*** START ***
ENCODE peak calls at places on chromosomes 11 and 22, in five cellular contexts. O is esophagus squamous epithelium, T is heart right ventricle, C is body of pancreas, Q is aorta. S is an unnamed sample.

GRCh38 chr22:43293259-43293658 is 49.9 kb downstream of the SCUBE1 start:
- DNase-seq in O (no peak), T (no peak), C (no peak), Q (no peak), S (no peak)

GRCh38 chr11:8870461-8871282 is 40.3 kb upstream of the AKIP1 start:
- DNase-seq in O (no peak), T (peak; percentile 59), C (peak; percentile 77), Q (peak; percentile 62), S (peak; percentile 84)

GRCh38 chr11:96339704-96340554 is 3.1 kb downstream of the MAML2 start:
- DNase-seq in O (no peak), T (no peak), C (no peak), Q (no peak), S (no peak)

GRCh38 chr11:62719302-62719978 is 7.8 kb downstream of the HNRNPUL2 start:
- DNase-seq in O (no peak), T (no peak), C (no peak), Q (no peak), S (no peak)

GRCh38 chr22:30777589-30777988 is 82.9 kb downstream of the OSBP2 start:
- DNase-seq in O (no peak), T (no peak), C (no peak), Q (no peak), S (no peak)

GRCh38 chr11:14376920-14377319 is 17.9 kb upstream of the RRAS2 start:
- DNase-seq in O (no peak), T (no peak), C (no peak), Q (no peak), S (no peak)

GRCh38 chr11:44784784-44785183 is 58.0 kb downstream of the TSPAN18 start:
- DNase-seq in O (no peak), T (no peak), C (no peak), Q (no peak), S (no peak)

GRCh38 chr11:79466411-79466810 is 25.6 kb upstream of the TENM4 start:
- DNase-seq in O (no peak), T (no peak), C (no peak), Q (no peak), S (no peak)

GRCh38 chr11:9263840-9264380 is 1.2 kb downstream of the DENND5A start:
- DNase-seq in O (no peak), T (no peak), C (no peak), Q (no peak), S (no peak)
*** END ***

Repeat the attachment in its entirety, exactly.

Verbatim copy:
ENCODE peak calls at places on chromosomes 11 and 22, in five cellular contexts. O is esophagus squamous epithelium, T is heart right ventricle, C is body of pancreas, Q is aorta. S is an unnamed sample.

GRCh38 chr22:43293259-43293658 is 49.9 kb downstream of the SCUBE1 start:
- DNase-seq in O (no peak), T (no peak), C (no peak), Q (no peak), S (no peak)

GRCh38 chr11:8870461-8871282 is 40.3 kb upstream of the AKIP1 start:
- DNase-seq in O (no peak), T (peak; percentile 59), C (peak; percentile 77), Q (peak; percentile 62), S (peak; percentile 84)

GRCh38 chr11:96339704-96340554 is 3.1 kb downstream of the MAML2 start:
- DNase-seq in O (no peak), T (no peak), C (no peak), Q (no peak), S (no peak)

GRCh38 chr11:62719302-62719978 is 7.8 kb downstream of the HNRNPUL2 start:
- DNase-seq in O (no peak), T (no peak), C (no peak), Q (no peak), S (no peak)

GRCh38 chr22:30777589-30777988 is 82.9 kb downstream of the OSBP2 start:
- DNase-seq in O (no peak), T (no peak), C (no peak), Q (no peak), S (no peak)

GRCh38 chr11:14376920-14377319 is 17.9 kb upstream of the RRAS2 start:
- DNase-seq in O (no peak), T (no peak), C (no peak), Q (no peak), S (no peak)

GRCh38 chr11:44784784-44785183 is 58.0 kb downstream of the TSPAN18 start:
- DNase-seq in O (no peak), T (no peak), C (no peak), Q (no peak), S (no peak)

GRCh38 chr11:79466411-79466810 is 25.6 kb upstream of the TENM4 start:
- DNase-seq in O (no peak), T (no peak), C (no peak), Q (no peak), S (no peak)

GRCh38 chr11:9263840-9264380 is 1.2 kb downstream of the DENND5A start:
- DNase-seq in O (no peak), T (no peak), C (no peak), Q (no peak), S (no peak)